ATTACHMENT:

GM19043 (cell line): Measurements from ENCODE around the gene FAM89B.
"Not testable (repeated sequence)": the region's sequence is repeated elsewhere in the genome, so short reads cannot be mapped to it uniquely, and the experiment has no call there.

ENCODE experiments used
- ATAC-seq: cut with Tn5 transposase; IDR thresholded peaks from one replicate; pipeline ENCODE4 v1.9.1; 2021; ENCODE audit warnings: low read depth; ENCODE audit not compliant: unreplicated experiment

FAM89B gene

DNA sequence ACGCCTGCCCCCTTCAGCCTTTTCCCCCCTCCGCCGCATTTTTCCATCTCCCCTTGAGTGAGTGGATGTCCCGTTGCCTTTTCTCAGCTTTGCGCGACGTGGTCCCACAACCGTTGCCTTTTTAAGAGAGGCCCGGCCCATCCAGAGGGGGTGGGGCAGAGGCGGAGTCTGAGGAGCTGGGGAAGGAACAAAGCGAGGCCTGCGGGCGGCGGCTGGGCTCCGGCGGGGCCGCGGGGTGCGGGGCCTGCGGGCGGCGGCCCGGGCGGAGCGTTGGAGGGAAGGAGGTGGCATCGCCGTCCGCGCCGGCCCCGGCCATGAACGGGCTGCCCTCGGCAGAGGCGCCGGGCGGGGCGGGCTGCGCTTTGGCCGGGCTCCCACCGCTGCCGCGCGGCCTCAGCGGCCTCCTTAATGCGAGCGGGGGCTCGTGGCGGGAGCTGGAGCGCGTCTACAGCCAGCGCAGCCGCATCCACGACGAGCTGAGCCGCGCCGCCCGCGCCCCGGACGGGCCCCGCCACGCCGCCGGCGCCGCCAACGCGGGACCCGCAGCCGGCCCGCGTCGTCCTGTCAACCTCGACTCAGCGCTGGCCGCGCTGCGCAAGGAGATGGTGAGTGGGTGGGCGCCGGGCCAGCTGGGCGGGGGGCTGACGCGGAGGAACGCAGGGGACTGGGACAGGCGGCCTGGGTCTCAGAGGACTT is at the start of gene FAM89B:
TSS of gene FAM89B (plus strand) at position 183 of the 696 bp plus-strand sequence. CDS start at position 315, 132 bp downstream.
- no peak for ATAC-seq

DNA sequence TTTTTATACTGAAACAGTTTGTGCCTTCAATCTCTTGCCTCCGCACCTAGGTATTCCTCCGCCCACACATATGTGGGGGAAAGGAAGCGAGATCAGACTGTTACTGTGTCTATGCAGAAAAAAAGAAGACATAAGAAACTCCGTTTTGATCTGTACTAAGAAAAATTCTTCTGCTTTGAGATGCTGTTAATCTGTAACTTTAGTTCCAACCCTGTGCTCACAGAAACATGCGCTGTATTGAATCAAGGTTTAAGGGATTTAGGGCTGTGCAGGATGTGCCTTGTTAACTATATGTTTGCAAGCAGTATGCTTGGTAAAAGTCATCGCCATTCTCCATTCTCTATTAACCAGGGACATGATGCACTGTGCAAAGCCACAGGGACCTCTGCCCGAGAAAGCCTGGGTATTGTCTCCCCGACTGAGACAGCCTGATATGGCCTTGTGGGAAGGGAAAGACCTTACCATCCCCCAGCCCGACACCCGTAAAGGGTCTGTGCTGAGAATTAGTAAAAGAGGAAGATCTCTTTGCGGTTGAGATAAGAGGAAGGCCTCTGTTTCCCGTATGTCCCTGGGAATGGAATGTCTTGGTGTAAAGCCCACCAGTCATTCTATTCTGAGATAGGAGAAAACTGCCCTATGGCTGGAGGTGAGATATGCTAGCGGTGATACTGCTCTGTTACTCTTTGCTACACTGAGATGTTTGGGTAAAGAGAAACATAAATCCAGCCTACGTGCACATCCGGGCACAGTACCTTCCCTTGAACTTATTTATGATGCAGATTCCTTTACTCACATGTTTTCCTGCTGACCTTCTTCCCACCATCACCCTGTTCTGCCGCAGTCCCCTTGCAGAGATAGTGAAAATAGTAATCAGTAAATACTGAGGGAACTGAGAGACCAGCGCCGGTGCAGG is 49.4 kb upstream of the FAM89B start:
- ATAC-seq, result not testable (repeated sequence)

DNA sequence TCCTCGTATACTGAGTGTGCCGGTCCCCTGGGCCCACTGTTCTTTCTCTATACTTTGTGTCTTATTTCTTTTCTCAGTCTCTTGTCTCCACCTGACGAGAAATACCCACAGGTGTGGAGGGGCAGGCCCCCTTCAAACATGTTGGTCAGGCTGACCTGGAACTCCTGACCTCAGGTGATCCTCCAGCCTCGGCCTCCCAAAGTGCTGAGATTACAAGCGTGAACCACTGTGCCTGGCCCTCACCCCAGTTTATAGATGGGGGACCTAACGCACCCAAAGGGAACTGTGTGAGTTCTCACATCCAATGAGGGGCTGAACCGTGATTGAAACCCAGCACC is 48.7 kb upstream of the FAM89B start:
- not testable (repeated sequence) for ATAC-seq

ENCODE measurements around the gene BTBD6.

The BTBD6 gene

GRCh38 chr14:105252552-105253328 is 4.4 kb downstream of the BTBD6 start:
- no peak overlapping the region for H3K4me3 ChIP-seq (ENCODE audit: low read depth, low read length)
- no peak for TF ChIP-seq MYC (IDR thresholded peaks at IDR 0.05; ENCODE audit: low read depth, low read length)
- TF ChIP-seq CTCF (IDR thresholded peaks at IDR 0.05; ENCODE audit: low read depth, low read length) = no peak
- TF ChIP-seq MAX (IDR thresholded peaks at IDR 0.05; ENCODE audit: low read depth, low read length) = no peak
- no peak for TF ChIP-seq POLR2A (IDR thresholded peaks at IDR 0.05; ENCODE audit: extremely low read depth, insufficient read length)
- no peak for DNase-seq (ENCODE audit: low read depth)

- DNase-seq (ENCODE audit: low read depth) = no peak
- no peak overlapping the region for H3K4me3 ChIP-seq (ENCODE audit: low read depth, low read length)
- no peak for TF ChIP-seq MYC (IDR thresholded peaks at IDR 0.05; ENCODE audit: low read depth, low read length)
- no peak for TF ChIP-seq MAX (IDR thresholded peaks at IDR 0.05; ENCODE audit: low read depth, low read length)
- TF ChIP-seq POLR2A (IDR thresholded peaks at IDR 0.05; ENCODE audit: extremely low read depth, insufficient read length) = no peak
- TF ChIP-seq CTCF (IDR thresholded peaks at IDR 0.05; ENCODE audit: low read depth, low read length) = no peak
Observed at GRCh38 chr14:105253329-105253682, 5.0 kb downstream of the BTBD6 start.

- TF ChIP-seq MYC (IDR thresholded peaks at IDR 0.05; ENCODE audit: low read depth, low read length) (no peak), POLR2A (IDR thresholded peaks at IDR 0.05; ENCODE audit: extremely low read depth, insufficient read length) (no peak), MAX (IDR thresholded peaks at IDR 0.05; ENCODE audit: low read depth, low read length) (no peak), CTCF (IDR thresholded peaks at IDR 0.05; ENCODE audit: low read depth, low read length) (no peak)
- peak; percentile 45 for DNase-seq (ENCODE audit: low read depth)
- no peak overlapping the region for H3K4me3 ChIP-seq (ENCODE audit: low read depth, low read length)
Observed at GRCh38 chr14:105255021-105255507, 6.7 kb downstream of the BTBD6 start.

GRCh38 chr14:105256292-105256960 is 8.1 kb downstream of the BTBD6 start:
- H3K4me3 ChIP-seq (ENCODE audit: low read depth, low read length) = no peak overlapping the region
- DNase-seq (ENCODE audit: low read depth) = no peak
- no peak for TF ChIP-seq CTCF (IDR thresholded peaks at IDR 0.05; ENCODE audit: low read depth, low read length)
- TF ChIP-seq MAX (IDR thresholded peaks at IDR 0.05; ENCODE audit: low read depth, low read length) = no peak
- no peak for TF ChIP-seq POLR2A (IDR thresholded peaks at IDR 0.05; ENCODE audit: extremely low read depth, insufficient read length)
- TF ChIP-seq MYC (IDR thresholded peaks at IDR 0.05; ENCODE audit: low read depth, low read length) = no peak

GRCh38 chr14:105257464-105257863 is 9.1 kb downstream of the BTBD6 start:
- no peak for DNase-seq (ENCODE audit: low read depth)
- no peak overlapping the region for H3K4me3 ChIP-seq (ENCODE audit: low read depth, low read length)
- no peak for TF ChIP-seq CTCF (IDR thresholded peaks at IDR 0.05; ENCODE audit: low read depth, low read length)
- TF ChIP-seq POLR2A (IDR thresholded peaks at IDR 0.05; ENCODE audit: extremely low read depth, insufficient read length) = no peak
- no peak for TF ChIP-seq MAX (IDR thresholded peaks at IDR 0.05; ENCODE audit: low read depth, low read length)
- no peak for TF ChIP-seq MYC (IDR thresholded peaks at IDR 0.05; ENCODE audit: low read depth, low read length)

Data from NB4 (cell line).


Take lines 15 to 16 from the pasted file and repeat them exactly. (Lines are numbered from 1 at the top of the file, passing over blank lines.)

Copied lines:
GRCh38 chr14:105252552-105253328 is 4.4 kb downstream of the BTBD6 start:
- no peak overlapping the region for H3K4me3 ChIP-seq (ENCODE audit: low read depth, low read length)